I am referring to the book Sharpe et al. (1998), Investments, 6th Edition. I am trying to wrap my head around some lines from the book, pertaining to Security Market Line. It reads:

Earlier it was established that the expected return of a portfolio is a weighted average of the expected returns of component securities, where the proportions invested are the weights. Therefore every portfolio plots on the SML because every security plots on SML. To put it more broadly, not only every security but also every portfolio must plot on the upward sloping straight line in a diagram with expected return on vertical axis and beta on horizontal axis. So efficient portfolios plot on both CML and SML, although inefficient portfolios plot on the SML but below CML.

I understand the first two sentences. A portfolio is a convex combination of the individual securities and hence I can imagine that a line that plots individual securities on a standard deviation-expected return plane will also contain the portfolio made out of the securities. What I can infer from the above paragraph is that efficiency and inefficiency has nothing to do with plotting of SML since all portfolios will lie on it. However, CML plots only efficient sets. Is this correct? I seem to have some issues with understanding the relationship. I would be great help if someone could help me with it. Thanks a lot!


In equilibrium, all securities and portfolios (i.e. convex combinations of securities) lie on the SML, which plots expected return as a function of beta. Note that outside of equilibrium, if a security was undervalued, it would lie above the SML and vice versa.

The efficient frontier consists of all efficient portfolios, i.e. all portfolios that yield the maximum expected return given their standard deviation of return. Basically, for every point along the sigma-axis, it is the topmost portfolio - or equivalently, for every point along the expected return-axis, it is the leftmost portfolio.

The CML is the combination of all portfolios for which the sharpe ratio is maximized (i.e. the risk-adjusted excess return is the largest). This will always be a combination of the risk free security and the market (tangent) portfolio. Hence, the CML will intersect the second axis at the risk free rate and go through the market (tangent) portfolio. It is important to note that all portfolios on the CML offer a superior risk-reward profile to any portfolio on the efficient frontier. This is evident when drawn out, since the CML is above or to the left of the efficient frontier at all points (except for the tangent portfolio).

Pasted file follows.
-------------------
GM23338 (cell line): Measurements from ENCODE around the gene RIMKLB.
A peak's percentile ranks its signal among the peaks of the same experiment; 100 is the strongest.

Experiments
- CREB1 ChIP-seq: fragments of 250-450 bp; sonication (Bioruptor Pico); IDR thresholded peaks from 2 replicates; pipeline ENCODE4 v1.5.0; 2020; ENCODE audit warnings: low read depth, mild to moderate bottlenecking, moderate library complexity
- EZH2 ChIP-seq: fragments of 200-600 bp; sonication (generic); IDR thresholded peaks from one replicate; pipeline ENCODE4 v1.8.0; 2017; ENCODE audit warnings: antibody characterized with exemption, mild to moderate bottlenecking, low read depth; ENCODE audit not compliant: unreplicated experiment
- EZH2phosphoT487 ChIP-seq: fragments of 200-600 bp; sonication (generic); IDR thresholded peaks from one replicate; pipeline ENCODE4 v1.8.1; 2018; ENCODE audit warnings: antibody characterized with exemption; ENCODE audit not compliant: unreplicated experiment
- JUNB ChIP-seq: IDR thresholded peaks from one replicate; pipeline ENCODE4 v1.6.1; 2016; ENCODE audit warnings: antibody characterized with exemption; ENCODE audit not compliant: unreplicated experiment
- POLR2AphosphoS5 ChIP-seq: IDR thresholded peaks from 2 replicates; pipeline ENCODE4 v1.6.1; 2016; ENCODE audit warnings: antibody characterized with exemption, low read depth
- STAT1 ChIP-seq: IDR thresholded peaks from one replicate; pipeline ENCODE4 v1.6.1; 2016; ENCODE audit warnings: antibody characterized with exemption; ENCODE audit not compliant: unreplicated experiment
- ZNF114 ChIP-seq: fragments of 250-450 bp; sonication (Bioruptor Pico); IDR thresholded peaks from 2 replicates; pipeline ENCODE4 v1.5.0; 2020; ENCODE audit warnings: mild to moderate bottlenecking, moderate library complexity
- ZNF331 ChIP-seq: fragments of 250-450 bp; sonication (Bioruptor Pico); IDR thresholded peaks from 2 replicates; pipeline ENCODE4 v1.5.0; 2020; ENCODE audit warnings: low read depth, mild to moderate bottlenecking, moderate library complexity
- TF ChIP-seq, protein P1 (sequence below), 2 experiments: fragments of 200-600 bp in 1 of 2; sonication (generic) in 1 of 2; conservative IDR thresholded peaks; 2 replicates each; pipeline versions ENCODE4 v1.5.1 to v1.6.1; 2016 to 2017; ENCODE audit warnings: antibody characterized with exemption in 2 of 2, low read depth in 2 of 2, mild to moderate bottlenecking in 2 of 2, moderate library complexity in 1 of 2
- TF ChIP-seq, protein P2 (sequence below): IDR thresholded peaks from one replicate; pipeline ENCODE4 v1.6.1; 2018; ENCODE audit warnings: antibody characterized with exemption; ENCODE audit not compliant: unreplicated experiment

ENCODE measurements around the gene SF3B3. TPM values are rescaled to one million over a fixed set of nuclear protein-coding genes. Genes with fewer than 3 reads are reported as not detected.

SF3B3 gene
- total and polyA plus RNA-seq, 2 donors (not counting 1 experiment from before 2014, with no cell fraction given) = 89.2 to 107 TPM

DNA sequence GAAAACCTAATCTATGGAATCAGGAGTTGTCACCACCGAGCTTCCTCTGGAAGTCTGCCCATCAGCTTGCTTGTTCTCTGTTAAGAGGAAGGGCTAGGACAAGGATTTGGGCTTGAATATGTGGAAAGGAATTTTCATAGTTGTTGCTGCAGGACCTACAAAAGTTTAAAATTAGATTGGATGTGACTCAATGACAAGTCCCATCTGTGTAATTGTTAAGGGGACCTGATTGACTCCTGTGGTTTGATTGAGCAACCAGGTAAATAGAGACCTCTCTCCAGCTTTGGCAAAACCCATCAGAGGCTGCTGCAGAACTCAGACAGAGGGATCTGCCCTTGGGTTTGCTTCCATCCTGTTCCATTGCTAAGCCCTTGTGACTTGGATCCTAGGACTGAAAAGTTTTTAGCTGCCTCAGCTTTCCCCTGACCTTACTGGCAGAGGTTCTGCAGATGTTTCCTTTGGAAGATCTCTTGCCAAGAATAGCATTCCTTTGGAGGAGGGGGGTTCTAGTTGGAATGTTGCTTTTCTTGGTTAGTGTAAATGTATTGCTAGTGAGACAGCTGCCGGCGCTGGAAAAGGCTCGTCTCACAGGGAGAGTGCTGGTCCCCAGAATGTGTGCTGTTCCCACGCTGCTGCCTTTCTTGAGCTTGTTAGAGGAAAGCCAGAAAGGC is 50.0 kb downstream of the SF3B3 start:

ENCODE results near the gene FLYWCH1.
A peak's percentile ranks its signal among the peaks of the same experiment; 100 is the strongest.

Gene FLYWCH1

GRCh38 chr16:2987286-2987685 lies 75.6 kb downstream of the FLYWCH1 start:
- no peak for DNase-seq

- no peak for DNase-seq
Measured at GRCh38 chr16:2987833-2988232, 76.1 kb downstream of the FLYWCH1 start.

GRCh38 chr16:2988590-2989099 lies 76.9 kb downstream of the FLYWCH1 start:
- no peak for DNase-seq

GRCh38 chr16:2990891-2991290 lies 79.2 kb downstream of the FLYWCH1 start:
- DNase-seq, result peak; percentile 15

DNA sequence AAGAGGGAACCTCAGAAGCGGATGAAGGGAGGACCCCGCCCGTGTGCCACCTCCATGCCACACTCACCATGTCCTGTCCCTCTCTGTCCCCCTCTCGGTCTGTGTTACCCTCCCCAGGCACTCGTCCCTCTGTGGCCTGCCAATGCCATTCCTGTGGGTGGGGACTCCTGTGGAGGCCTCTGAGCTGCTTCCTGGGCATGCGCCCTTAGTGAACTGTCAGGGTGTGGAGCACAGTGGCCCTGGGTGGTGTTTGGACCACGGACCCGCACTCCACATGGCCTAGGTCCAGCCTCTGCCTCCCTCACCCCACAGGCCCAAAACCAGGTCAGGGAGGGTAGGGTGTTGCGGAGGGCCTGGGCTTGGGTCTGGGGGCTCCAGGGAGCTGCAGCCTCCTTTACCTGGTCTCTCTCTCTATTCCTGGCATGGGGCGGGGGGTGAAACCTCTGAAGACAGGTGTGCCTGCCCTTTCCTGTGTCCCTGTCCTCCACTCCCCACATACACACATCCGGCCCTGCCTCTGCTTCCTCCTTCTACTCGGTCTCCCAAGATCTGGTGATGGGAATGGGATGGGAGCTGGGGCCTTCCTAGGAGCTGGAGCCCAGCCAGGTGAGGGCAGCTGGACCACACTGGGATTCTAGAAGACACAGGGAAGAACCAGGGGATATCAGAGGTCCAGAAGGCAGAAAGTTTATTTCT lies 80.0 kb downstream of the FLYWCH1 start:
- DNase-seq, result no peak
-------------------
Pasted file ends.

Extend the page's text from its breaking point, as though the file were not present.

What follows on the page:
Hence, while all portfolios on the CML are efficient, the CML does not contain all efficient portfolios.

  • $\begingroup$ Thank you for the answer. The line you stated, "while all portfolios on CML are efficient, all efficient portfolios are not on CML"- what I understand is that some efficient portfolios lie on the curved efficient set (bullet shaped) but below the straight line joining the market portfolio and the risk free asset return which corresponds to the CML. Therefore all efficient sets do not lie on the CML. Is this correct? $\endgroup$ – Shinjini Rana Mar 8 at 16:53
  • $\begingroup$ @ShinjiniRana that's correct. the 'optimal' portfolio is then that which achieves both objectives, namely the combination of risk-free and risky assets that achieves the maximum Sharpe ratio, or the tangent of the CML and SML. $\endgroup$ – Chris Mar 8 at 23:16
  • $\begingroup$ Exactly, Matthew. Thanks for clearing up my nomenclature. $\endgroup$ – AdB Mar 9 at 21:55
  • $\begingroup$ @ShinjiniRana Sharpe's passage appears to refer to the mean-variance frontier over all securities (including the risk free security) while AdB calls a portfolio mean-variance efficient iff it lies on the mean-variance frontier formed by risky securities (i.e. excluding the risk free security). The mean-variance frontier among risky securities forms a sideways parabola. The efficient side of the mean-variance frontier over all securities is a ray originiating at $(0, r_f)$ and passing through the mean and variance of the tangency portfolio. $\endgroup$ – Matthew Gunn Mar 9 at 22:21
  • $\begingroup$ Given a set of securities $\mathcal{R}$, a point $(\sigma^2, \mu)$ is said to lie on the mean-variance frontier if $\sigma^2$ is the minimum return variance of all portfolios formed over $\mathcal{R}$ which achieve expected return $\mu$. An important distinction is whether the risk free security belongs $\mathcal{R}$. $\endgroup$ – Matthew Gunn Mar 9 at 22:21

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